Donald Trump is imposing 25 percent tariffs on imported steel and 10 percent on aluminum. The unions, the bipartisan steel caucus in Congress, domestic steelmakers, and Trump’s nationalistic base were delighted. The usual suspects were appalled. And the stock market promptly plunged.
The Wall Street Journal, working itself into a full lather, warned that this was perverse economics, since 6.5 million Americans work in steel-using industries while only 140,000 work in steel-making.
So, how should we understand this? Are these tariffs a case of Trump doing something right for a change, or protectionist folly?
Here are two important things to understand. First, the major offender here is China. The Chinese subsidize steel, sell it below cost in world markets to grab market share and drive out other producers.
This is a flagrant violation of trade norms as well as a national security threat. According to an authoritative study by the Association for American Manufacturing, China now dwarfs every other producer, making 803 million metric tons (mmt) of steel, compared to just 78 mmt for the U.S.
Second, steel really is a vital industry. But if things continue on their present course, the American steel industry will be gone.
Here’s the problem. Raising tariffs in isolation is not a policy; it’s a stopgap. We need a much broader grand strategy to challenge China’s state-led capitalism as a strategic threat and to revise the entire structure of world trade law, which seems powerless to deal with Chinese predation. This seems well beyond Trump’s comprehension.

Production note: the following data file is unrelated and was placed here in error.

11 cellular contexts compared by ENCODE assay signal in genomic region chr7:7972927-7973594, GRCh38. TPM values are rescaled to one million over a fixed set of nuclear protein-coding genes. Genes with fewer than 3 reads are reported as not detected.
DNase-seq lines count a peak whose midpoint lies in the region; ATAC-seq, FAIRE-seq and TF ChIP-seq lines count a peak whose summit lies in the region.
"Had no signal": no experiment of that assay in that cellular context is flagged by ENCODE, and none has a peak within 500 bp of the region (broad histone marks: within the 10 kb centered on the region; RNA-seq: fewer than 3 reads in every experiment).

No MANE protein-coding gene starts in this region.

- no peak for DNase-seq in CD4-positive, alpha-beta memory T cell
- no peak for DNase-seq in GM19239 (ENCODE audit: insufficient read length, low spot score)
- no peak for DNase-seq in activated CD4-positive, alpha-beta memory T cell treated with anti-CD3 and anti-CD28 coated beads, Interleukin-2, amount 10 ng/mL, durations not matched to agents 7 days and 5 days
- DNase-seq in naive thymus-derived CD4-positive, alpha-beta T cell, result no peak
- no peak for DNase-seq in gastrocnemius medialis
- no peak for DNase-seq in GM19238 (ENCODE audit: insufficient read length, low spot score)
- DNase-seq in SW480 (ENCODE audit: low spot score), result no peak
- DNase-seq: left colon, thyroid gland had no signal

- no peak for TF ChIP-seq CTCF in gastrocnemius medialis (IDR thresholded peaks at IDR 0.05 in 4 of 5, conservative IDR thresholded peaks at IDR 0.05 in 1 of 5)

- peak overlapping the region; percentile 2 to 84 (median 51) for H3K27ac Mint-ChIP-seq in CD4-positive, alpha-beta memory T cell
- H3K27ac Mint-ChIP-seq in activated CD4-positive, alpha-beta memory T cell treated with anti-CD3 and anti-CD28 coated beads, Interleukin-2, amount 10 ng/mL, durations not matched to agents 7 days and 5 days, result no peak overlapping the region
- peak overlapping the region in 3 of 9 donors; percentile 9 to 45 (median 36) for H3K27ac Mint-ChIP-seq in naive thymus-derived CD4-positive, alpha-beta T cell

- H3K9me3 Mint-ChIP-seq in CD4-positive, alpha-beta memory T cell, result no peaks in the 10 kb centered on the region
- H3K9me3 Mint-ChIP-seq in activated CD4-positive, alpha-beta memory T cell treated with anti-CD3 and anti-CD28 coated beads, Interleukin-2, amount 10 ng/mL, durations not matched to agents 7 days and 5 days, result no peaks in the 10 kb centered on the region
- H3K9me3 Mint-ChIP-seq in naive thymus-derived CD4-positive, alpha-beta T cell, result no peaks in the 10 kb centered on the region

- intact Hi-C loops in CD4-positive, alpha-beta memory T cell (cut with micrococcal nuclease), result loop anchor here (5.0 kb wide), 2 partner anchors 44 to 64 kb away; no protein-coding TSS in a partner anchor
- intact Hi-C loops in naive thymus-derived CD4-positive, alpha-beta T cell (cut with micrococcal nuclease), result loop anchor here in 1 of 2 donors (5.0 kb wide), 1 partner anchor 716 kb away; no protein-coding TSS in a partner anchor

Today, he tweeted:
When a country (USA) is losing many billions of dollars on trade with virtually every country it does business with, trade wars are good, and easy to win. Example, when we are down $100 billion with a certain country and they get cute, don’t trade anymore-we win big. It’s easy!
— Donald J. Trump (@realDonaldTrump) March 2, 2018
In addition, raising tariffs is no substitute for an industrial policy. To revive American steelmaking and other manufacturing, we need targeted sectoral policies as well as a serious public infrastructure program with “buy America” provisions. That way there are made-in-America customers for made-in-America steel, and we begin rebuilding U.S. manufacturing generally.
So can we defend these tariffs? Yes, but only as a stopgap and only as part of a much larger set of policies that Trump is not capable of delivering. As the saying goes, even a stopped clock is right twice a day.